After watching tutorials and some good old fashioned trial and error, I am beginning to get a grasp on social bookmarking. After searching a couple different topics using Delicious or Google search, I am on the fence regarding which I prefer. I found searching on Google more useful for topics that may lack popularity (I searched Nuclear Physics in both, and found Google produced the most applicable results). However, when I searched a more popular topic (such as chemotherapy) I found delicious provided a set of more applicable websites like the American Cancer Society than searching on Google. Something I find a bit annoying is that when you click on a link in delicious, that link opens in the current window instead of opening in a new window. So, if you are like me and close the window, you have to open delicious and start your search again. Although this can be fixed by holding the "control" button when clicking the link, I would like if it opened a new window just by clicking. I have found delicious to be very useful, and I like that the sites can be sorted according to tags to help find sites on specific topics. In my opinion, a site like delicious is much more practical than the traditional method of adding favorites on a computer. Having the ability to access your bookmarks from another computer and accessing other peoples lists is a very useful feature. 

You Tube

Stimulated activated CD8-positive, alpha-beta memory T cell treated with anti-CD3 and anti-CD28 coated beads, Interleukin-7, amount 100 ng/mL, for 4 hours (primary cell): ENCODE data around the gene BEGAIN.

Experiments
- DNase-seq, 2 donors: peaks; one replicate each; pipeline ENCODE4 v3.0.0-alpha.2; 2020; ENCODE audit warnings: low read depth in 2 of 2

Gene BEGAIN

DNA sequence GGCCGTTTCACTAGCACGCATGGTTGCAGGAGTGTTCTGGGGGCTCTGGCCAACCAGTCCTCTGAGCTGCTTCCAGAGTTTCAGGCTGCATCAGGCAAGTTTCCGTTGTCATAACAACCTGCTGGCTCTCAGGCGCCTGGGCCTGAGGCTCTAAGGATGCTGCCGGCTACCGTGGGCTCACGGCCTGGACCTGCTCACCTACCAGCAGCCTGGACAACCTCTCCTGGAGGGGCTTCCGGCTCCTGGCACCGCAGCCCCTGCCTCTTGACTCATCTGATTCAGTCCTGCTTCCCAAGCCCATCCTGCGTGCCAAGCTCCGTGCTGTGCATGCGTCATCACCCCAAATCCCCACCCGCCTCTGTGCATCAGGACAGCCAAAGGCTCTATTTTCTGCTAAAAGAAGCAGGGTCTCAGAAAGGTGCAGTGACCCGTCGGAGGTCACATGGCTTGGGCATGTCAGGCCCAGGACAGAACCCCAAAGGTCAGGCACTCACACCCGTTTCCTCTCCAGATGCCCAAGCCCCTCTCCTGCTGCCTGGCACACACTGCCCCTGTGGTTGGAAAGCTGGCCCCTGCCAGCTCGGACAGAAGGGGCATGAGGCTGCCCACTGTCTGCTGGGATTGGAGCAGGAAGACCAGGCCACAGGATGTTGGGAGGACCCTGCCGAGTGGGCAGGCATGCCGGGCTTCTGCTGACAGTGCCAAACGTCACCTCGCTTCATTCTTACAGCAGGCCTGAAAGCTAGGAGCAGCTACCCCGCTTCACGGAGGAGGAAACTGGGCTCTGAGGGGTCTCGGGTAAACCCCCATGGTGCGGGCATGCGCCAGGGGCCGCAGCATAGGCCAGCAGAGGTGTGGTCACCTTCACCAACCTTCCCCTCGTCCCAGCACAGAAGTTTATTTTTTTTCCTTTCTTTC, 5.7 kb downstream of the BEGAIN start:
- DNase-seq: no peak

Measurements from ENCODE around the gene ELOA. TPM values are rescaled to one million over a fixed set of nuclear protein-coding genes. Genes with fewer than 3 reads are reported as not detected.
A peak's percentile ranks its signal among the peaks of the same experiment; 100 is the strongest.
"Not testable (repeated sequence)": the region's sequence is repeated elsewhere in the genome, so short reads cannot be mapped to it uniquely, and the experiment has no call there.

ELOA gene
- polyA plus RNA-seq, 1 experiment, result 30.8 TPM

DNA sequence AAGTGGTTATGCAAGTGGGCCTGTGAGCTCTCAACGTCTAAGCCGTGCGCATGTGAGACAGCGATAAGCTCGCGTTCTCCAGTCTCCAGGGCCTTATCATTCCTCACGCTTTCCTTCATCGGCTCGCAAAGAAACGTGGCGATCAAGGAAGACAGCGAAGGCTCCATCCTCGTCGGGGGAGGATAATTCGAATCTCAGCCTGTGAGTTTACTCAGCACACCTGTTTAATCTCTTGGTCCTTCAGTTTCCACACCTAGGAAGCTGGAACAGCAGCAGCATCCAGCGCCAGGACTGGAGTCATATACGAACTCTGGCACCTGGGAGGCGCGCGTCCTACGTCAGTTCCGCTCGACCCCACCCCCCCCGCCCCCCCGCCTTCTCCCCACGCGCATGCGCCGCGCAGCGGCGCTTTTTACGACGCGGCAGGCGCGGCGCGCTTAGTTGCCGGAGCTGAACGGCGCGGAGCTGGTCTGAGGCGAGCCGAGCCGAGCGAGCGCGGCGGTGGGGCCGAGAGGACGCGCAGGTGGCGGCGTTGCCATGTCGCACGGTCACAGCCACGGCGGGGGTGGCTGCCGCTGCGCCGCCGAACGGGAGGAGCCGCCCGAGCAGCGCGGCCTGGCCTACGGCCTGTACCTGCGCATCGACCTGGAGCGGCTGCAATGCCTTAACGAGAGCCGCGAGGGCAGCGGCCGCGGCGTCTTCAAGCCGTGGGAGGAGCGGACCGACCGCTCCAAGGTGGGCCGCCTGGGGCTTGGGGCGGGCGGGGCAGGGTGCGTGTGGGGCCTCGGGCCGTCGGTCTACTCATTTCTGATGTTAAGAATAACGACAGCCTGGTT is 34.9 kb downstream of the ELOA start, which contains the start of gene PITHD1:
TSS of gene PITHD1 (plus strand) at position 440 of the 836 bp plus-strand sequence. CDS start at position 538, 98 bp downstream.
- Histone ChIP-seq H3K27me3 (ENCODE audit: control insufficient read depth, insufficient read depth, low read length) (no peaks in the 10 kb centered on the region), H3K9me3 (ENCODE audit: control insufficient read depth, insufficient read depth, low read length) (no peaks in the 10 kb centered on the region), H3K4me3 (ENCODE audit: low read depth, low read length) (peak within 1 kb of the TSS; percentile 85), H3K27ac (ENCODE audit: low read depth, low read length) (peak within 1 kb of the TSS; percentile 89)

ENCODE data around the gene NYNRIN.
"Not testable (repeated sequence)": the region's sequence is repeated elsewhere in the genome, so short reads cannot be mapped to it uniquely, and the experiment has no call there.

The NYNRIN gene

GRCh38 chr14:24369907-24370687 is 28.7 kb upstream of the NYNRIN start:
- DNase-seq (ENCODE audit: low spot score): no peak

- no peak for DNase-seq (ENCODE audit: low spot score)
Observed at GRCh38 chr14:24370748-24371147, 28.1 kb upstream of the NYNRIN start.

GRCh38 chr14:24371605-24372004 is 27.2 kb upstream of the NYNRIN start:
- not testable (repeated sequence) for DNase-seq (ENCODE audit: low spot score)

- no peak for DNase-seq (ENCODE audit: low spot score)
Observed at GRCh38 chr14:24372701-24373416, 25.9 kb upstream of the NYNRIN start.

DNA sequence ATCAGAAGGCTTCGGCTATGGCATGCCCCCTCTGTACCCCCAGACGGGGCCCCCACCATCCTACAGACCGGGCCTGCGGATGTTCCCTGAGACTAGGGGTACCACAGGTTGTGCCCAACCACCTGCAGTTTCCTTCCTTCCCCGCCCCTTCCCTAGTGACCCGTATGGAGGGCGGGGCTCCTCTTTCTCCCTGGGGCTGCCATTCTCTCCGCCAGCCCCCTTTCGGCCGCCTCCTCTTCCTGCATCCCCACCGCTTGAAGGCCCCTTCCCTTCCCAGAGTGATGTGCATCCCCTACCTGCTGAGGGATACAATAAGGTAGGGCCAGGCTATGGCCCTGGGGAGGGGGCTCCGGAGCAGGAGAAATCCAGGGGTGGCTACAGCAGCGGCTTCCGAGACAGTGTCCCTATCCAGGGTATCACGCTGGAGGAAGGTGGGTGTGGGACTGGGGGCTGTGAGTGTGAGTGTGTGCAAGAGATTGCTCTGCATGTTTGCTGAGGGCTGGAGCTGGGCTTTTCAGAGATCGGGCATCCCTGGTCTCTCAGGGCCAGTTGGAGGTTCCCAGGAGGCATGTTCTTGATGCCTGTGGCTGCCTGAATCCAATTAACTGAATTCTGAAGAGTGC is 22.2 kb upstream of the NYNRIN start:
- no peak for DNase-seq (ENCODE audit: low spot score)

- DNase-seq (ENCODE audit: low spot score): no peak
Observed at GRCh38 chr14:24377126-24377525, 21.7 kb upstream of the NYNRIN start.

I love YouTube. You can find a video on any topic on YouTube. From cooking videos and movie clips to reliving a golden moment, you tube has something to offer everyone. I explored the educational uses of YouTube this past week and discovered a world of possibilities. A video can be so helpful when trying to teach something. Health Science students have to learn many clinical skills and obtaining those skills can be an intimidating experience for new students. Venipuncture is an essential skill that some students struggle with, and I found the following video on You Tube that explains the process in a clear and concise manner. I think that videos like this one could help students build up more confidence in their skills even before practicing on an actual patient. The commenting process on YouTube is brilliant. It benefits the viewer to comment because you may encourage the person who broadcast the video to share other useful videos. I find the "Search options" helpful as you can sort videos based on view count, date added, rating, etc, to help sort through the videos and turn up an optimal search result. I always knew that YouTube had great entertainment value, but I am impressed with the vast amount of educational videos that can also be found. I think that videos (if used correctly) can be invaluable in education to help teach a skill or idea, or to help students refocus in the middle of a long lecture. I will definitely keep exploring YouTube searching for videos that could be useful in clinical teaching. I will leave you with a video that delivers a powerful (and cute) message that is always important to remember in our wonderfully diverse world, we can always find a way to see past our differences and get along!